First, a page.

The first thing anyone will notice about Stacy McNeiland is her vitality and joie de vivre. Her broad smile, sparkling eyes and ready wit make her instantly approachable.
McNeiland carries that affability into her work as CEO of The CARE Center (Child Abuse Response and Evaluation). The CARE Center is nationally accredited by the National Children’s Alliance and serves as a collaborating partner with state and local agencies that deal with child abuse in Oklahoma County.
She also brings an unrivaled tenacity and drive to a job that few have the wherewithal to perform. Herself a survivor of years of childhood abuse, McNeiland uses her insights to give hurting children the attention they need, while working with law enforcement to prosecute their abusers.
McNeiland also wrote and developed the center’s ROAR program for children aged 4 to 8 that teaches them how to protect themselves from abuse. Launched in April 2016, the ROAR program has provided training for 12,439 children.
IN HER WORDS
What is your background, and why did you seek the role you currently perform?
I was fortunate to have a great career in higher education, and then discovered an opportunity completely outside my comfort zone – CEO of The CARE Center. Ultimately, this unknown opportunity has become my calling, one that I am honored to fill every day. I am a child abuse survivor and believe in the justice and healing The CARE Center provides. I am passionate, driven and love living life to the fullest.
What are the things that keep you up at night?
Currently, and due to COVID-19, I am worried about children returning to the classroom and finally having access to safe adults. For children in homes where abuse is the norm, school can be a lifeline. Think about it: There are children in our community who have been home since mid-March. Those children may not have had contact with a safe adult for the last five months. They may have endured five months of abuse – unchecked, out of sight and out of mind. It breaks my heart. Did you know more than half of all reports of child abuse are generated from teachers and school counselors, who recognize signs of abuse and get children get the help they need? In the evening hours, before sleep commands, I pray for clear eyes and the fiercest of fighting spirits for all counselors, teachers, coaches and beyond. May they recognize the children who have waited so long to find an ally, and may they speak up to protect kids from the epidemic that is child abuse – even as the pandemic rages on.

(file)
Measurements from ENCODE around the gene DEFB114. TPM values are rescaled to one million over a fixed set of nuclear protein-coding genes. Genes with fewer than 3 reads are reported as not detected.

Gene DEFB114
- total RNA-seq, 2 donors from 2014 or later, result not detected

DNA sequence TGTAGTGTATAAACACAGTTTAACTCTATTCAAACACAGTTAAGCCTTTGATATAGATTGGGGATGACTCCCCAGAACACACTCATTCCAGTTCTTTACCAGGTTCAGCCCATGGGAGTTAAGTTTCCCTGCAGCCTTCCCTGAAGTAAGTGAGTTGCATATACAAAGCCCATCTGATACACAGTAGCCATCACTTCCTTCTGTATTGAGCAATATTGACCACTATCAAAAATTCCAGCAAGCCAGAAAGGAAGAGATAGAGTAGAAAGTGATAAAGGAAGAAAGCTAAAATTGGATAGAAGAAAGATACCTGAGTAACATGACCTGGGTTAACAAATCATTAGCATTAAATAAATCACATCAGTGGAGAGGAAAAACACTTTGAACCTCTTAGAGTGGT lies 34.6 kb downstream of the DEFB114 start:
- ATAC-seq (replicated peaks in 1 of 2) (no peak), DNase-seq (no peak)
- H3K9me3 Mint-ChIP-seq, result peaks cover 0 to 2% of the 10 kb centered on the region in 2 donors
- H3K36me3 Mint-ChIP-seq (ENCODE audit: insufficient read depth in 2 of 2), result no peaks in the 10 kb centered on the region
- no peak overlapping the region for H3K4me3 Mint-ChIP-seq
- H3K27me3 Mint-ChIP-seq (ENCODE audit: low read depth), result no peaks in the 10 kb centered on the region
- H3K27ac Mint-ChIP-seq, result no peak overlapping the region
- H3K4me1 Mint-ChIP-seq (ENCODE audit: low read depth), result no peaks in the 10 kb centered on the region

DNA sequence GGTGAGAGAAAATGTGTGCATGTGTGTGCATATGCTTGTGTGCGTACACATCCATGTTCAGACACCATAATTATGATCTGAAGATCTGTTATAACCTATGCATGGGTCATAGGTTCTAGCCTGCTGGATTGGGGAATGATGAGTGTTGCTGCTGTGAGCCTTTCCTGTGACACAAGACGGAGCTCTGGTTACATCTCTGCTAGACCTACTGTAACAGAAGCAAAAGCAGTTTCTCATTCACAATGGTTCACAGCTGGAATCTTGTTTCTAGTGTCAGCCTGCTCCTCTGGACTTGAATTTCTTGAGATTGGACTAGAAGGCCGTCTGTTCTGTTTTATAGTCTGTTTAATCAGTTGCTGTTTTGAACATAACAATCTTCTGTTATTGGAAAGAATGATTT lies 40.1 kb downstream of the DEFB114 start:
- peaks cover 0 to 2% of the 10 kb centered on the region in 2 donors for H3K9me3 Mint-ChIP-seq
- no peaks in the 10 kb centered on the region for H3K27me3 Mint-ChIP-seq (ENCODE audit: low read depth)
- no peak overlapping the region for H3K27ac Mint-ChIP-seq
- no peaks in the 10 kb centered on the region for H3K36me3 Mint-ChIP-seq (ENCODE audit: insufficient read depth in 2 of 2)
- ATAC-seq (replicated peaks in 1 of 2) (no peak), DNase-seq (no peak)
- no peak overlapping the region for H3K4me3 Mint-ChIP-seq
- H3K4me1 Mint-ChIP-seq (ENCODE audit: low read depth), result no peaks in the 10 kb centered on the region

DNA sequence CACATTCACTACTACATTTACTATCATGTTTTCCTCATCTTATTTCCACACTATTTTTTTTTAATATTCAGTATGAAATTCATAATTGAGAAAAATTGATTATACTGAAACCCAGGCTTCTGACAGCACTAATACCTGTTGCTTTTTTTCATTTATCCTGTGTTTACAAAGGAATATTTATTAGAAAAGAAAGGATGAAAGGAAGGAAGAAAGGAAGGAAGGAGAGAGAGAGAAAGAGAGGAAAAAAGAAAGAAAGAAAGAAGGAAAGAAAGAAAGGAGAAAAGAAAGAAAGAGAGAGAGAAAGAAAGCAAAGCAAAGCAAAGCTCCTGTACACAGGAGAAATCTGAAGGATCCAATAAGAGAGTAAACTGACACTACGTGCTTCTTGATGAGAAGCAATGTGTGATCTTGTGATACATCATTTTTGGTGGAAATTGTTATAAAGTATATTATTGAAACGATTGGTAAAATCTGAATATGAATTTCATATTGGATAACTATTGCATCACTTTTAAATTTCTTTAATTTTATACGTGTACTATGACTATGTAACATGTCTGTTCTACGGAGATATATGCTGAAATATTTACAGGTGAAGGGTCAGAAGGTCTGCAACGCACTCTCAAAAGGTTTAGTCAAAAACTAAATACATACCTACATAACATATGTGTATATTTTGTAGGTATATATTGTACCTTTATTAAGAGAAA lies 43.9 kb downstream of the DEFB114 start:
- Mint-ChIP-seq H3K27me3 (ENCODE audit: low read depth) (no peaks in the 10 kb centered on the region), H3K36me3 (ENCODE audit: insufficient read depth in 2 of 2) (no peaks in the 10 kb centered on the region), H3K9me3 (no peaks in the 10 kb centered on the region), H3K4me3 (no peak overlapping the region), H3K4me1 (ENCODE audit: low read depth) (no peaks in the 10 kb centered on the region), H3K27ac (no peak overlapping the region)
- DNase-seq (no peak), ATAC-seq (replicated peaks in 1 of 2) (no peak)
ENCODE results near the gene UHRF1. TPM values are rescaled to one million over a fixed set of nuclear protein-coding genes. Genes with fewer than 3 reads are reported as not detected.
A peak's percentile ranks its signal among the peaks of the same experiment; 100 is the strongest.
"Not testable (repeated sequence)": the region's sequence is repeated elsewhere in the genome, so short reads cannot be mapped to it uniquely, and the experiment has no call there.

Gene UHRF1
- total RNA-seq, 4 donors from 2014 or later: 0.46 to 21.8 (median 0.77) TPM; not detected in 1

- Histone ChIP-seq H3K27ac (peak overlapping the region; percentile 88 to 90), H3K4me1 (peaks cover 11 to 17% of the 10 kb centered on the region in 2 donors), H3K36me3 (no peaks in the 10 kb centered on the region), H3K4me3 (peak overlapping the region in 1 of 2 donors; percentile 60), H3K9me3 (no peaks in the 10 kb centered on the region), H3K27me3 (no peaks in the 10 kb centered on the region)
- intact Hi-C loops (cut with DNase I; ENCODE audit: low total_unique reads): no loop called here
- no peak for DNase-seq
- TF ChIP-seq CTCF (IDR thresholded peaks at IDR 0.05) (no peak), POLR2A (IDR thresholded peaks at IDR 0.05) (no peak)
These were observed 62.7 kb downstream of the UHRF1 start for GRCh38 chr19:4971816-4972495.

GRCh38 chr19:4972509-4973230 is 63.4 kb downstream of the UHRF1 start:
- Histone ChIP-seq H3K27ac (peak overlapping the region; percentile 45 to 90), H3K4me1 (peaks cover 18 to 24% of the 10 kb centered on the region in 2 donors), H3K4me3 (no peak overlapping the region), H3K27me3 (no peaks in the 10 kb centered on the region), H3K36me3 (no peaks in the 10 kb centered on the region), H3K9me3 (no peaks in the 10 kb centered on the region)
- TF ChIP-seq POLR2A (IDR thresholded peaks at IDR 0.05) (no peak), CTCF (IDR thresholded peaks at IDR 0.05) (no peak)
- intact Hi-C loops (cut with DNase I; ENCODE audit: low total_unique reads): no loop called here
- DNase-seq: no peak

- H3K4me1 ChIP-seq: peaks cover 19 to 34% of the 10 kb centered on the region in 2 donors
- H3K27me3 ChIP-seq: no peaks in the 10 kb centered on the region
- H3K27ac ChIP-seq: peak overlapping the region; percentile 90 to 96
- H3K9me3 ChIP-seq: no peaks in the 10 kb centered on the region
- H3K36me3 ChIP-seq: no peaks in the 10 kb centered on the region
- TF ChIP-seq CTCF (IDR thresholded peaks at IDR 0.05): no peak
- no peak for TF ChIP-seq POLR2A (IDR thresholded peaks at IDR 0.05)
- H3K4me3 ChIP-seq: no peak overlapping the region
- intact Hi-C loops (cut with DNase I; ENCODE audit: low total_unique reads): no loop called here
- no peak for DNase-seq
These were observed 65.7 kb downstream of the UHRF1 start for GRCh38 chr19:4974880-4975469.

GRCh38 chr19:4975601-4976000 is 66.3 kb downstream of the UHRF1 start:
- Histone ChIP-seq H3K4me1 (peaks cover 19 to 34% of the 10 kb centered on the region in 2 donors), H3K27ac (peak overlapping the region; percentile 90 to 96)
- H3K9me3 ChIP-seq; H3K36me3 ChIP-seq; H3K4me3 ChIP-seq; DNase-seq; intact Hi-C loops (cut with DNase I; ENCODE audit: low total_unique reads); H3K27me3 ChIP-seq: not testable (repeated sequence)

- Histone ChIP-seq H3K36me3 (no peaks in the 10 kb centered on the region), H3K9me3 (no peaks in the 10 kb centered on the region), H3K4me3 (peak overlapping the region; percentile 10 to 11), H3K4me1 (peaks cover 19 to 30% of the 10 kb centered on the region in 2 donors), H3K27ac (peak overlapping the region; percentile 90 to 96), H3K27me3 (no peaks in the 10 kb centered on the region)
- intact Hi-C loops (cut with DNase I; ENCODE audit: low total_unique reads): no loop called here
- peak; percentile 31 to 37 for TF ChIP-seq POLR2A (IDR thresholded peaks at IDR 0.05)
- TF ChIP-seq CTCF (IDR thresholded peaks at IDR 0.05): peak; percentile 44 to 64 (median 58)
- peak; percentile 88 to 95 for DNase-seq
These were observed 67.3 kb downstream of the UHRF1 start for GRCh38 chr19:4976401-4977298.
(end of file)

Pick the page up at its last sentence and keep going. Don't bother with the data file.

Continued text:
What are the things you do that give you the most satisfaction, inspiration or joy?
Things that give me satisfaction, inspiration and joy are dreaming big, giving back to my community and enjoying some simple things. I’m a visionary, and never satisfied with the status quo. I believe there’s always room to improve and strive for excellence in my work and life. Giving back is in my heart – whether it’s for my friends, social groups or things I deeply believe in. And if all else fails, shopping, family dinners, traveling and a good girls’ night spark joy in my life!
What advice would you give to a young woman who is just starting to see her potential?
Never, never, never give up. But also, be patient – with yourself and others.
What do people need to know about child abuse?
First, understand that child abuse is an epidemic in Oklahoma. One in three girls and one in five boys will be abused before their 18th birthday in Oklahoma County. Second, recognize and report suspected child abuse. Don’t hesitate to call the Child Abuse Hotline at 1.800.522.3511. Third, if people are unsure about what to look for, The CARE Center offers free prevention education courses to adults and children. We hope abuse doesn’t happen, but if it does, The CARE Center is Oklahoma County’s only child advocacy center providing true wrap-around services for education and healing from abuse.